Wednesday, April 8, 2009

Lake of the Woods Adventure

Well, I am back from Lake of the Woods (LOTW) reporting that the fishing was great however the catching was somewhat slow this year. Joining me on the trip this year was the LOTW master Mark Mayerich, my brother Steve, Eleva celebrity and friend Kevin Aiona with his son Ben, an Iron Ranger Ryan Sterle, as well my good friends Mark Applen and Bill Lundeen from Lundeen's Tackle Castle. Arriving at Linders Hideaway at 9:00 Wednesday night, we were surprised to see quite a bit of fresh snow. Having chose ATV's as the transportation of choice would limit our excursions to about 2 miles off shore. Thursday started by loading up the ATV's in true convoys. My Polaris 800 was the big boy so I pulled my own house, my brothers, and an 8 foot long sled which held our augers. Kevin's ATV only had rear wheel drive which proved difficult at best. Here's Mark Applen drilling a hole in the ice with his 10" Jiffy. He has a 12 inch extension and is using every bit of it! The ice was at least 42 inches thick. The excitement of fishing LOTW is in the aggressive way the fish hit the lures as well one never knows what will show up on the end of your line. Walleyes, saugers, perch, northern pike, eelpout, and tullibees are on the prowl this time of year. The first day's numbers were good with a couple of 17 inch walleyes and nice saugers caught. We were fishing in 31 feet of water during the day and a couple of us headed for a near shore reef for the evening bite were I ended up with a very nice 19 1/4" walleye. Brother Steve reported that his fish finder transducer keep moving in the hole which was very unusual. Looking down into the hole he saw a northern nudging his transducer as though it was going to eat it! He tried to entice it in striking his lure but no avail. Apparently northerns are known for cruising the very bottom of the ice in search of bait fish that hang in the upper water column.

The second day proved to be about the same as the first. The weather would be a repeat of the first day with the sky being overcast and a light snow fall occurring off and on. One of my goals was to catch a fish on a chubby darter, a swim bait that is supposed to work well. Here Mark has a dandy walleye hooked one one of those chubbies! I never was successful. Friday's catch proved good enough to have a fish fry for the Catholics in the crowd. Kevin did the honors and we had a fabulous meal of walleyes.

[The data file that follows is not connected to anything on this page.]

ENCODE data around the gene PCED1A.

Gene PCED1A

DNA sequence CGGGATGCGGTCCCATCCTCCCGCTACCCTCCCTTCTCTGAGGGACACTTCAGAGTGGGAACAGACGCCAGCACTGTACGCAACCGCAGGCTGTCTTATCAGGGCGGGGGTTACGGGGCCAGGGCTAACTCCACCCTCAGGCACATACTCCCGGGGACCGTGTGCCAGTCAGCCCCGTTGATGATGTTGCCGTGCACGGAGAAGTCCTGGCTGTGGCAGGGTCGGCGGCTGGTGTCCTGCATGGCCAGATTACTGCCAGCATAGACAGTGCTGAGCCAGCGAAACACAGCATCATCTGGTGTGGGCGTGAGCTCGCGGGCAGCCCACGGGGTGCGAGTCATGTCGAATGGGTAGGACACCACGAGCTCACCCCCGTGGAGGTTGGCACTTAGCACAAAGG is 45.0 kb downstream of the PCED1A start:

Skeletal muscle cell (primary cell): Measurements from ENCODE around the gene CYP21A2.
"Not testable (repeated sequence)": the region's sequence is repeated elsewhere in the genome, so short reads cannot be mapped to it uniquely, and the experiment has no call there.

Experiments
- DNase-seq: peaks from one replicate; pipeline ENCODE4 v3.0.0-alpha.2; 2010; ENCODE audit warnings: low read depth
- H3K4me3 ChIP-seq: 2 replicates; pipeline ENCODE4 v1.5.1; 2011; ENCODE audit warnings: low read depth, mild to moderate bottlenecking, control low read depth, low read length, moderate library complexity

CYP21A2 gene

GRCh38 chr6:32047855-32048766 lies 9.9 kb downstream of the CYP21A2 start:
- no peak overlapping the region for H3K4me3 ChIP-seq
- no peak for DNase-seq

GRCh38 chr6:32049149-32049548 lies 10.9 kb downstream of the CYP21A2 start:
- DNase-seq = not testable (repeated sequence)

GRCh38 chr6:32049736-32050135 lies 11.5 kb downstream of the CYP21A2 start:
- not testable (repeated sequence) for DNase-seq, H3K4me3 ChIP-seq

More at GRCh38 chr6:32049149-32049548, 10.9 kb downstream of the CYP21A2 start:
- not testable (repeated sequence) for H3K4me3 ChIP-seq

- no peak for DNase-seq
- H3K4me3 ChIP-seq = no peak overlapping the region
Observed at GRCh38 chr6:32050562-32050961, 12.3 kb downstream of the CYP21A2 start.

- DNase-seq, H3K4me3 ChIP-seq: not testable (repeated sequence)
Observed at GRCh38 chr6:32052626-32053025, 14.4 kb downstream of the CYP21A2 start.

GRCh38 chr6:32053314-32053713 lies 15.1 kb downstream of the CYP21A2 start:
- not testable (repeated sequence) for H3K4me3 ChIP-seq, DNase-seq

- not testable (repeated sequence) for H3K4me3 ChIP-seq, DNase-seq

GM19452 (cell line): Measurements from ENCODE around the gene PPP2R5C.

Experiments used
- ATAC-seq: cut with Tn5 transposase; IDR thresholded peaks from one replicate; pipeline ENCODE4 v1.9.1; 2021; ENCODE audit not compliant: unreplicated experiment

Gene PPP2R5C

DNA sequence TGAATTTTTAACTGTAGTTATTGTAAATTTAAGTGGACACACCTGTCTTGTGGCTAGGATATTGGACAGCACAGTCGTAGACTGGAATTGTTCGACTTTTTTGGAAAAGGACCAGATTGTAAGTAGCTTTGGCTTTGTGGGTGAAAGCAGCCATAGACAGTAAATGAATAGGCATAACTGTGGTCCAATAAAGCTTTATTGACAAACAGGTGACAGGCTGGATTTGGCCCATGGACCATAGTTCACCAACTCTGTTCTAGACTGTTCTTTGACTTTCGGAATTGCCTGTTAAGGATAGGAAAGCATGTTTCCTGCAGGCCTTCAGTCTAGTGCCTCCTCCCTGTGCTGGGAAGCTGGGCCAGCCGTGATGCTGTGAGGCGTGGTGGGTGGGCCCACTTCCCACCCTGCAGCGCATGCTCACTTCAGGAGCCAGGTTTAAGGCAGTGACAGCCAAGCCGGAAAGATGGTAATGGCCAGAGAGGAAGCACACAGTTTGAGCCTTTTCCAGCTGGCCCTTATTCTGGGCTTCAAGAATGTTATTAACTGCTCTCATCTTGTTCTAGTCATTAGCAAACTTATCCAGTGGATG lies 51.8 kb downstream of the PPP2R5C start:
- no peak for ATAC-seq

Saturday was the best day regarding weather however it was significantly worse on the catching front. Every day after lunch I would head another mile out into the lake and fish 33 foot depth. In years past it was a great place to catch some larger saugers and a few tullibee. This time my brother Steve decided to go with me. It was not long until he got into a mess of trophy walleye. Here he is holding on of those trophies he had caught just a few minutes after arriving. In the meantime I had hit the mother lode of tullibees. Being a member of the whitefish family and often known as cisco's, they are excellent smoked or pickled. I decided to keep a number of them and make a batch for our Leech Lake trip. As you see I am sitting next to a pile of nice fish. The sun was out making it nice and comfortable, even with the sleeves rolled up. Notice my ATV only has one chain on the back. Kevin was having such a tough time getting around in 2 wheel drive I gave him one of my tire chains. It worked great as soon as he figured out how to stop going in circles! I kept about 8 of these beautiful silvery fish and we headed back to the group. We nailed a few more before calling it a trip.
While cleaning the tullibee's they had the usual yellow looking cysts embedded in the flesh. They certainly don't look the greatest but I figured I could cut around enough of the fillets to secure a good batch for pickling. Ending up with about 5 pounds of cut fillets clean of these parasites I throw them in the freezer and decided to search the Internet as to the origins of those disgusting grub like entities. What if found was very interesting. We often catch tullibees on Mille Lacs Lake however they are very clean. In LOTW and many other Canadian lakes, the tullibees are infected with tape worms that only reproduce in the intestines of Northern Pike. The adult tapeworm is attached to the intestine and produces eggs which are released through it's vent. These eggs hatch quickly and find a host such as a snail or other small invertebrate. In turn these are ate by tullibees. The tapeworm larva can only last in it's stomach of the tullibee for a few hours and must bore through it's stomach wall, embedding itself into the flesh of the fish. The form rather large golden like cysts in the meat and wait for a northern to make a meal of it's host. Tullibee is an desired preyfish for northerns. Once ate by the pike the cysts are released and the worm will attach itself to the intestine, feeding on what the northern ate and passing eggs. Apparently during the norther spawning time it's hormones change causing the tapeworm to lose it's grip and is expelled out of the northern and dies. The various articles claim that they are harmless and one is in no danger if humans eat them. They suggest that most people remove them as they are disgusting however I had finished cleaning and sorting pieces prior to reading this. Pickled tullibee is about a close to herring as it gets and I am looking forward to finishing the batch. We have already made our reservations for next year going a week later to aim for a little better weather.

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